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  15.  10
    Parataxis in Anaxagoras.Michael M. Shaw - 2017 - Epoché: A Journal for the History of Philosophy 21 (2):273-288.
    This paper examines parataxis and ring composition in Anaxagoras Fragment B4a, arguing that this ostensibly prose philosopher employs these poetic techniques to capture his thought. Comparing the fragment with Homeric similes and his description of Achilles’s Shield from Ililad XVIII reveals an immanent poetics within the Anaxagorean text. Lying between two instances of "πολλά τε καὶ παντοῖα" most of fragment constitutes a single sentence. Such ring composition advises that no part of the paratactic clause should be read independently from any (...)
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  16.  27
    Freedom, Indeterminism and Imagination.Michael M. Pitman - 2012 - South African Journal of Philosophy 31 (2):369-383.
    A suspicion about libertarian free will is that freedom is undermined, rather than supported, by the positing of indeterminism within processes of volition. In response, this paper presents a way in which moments of indeterminism can enhance freedom, by showing how such moments can genuinely belong to the agent. The key idea is that of putting the imagination to work in the service of free agency. The suggestion is that indeterministic processes of imaginative generativity can both belong to an agent, (...)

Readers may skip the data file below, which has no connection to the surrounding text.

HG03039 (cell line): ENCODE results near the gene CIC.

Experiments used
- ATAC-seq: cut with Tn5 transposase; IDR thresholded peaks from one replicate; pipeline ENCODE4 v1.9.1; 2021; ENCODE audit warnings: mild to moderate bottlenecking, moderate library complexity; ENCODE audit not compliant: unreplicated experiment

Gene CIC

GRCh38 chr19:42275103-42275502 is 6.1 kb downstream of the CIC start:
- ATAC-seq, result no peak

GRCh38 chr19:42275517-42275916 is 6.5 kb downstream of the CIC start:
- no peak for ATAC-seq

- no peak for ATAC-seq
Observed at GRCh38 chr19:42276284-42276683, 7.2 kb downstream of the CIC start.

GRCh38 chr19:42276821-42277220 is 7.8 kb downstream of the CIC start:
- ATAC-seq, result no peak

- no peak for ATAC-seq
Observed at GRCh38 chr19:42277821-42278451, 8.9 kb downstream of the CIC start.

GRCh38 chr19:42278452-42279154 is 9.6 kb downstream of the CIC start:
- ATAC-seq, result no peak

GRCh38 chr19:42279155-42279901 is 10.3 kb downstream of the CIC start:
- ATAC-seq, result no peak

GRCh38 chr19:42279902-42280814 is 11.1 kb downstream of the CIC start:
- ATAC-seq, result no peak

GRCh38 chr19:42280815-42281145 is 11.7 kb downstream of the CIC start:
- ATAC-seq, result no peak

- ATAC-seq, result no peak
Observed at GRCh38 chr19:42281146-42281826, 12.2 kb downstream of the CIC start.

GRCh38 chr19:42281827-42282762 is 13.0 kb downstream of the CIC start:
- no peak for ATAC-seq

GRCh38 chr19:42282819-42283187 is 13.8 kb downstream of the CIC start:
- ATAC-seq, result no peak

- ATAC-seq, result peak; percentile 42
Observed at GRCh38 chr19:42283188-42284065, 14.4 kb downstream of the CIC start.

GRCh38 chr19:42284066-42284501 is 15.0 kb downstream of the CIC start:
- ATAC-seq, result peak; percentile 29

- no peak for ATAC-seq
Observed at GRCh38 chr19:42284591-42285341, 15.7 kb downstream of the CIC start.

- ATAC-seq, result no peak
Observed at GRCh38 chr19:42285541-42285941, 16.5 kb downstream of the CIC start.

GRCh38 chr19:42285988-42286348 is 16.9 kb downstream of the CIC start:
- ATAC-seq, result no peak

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  17.  24
    [Book Review] Anthropology as Cultural Critique, an Experimental Moment in the Human Sciences. [REVIEW]George E. Marcus & Michael M. J. Fischer - 1992 - Ethics 102:635-649.
  18. Classical Opacity.Michael Caie, Jeremy Goodman & Harvey Lederman - 2020 - Philosophy and Phenomenological Research 101 (3):524-566.
    Philosophy and Phenomenological Research, EarlyView.
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  19.  59
    The Medicalization of Dying.Michael M. Burgess - 1993 - Journal of Medicine and Philosophy 18 (3):269-279.
    Physician assisted suicide or active euthanasia is analyzed as a medicalization of the needs of persons who are suffering interminably. As with other medicalized responses to personal needs, the availability of active euthanasia will likely divert attention and resources from difficult social and personal aspects of the needs of dying and suffering persons, continuing the pattern of privatization of the costs of caregiving for persons who are candidates for active euthanasia, limiting the ability of caregivers to assist suffering persons to (...)
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  20.  14
    Rumination and Performance in Dynamic, Team Sport.Michael M. Roy, Daniel Memmert, Anastasia Frees, Joseph Radzevick, Jean Pretz & Benjamin Noël - 2015 - Frontiers in Psychology 6.
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  21.  10
    Intention and Suggestion in the Abhidharmakśa: Sandhābhā $$\underset{\raise0.3em\hbox{$\smash{\scriptscriptstyle\cdot}$}}{s}$$ Ārevisited. [REVIEW]Michael M. Broido - 1985 - Journal of Indian Philosophy 13 (4):327-381.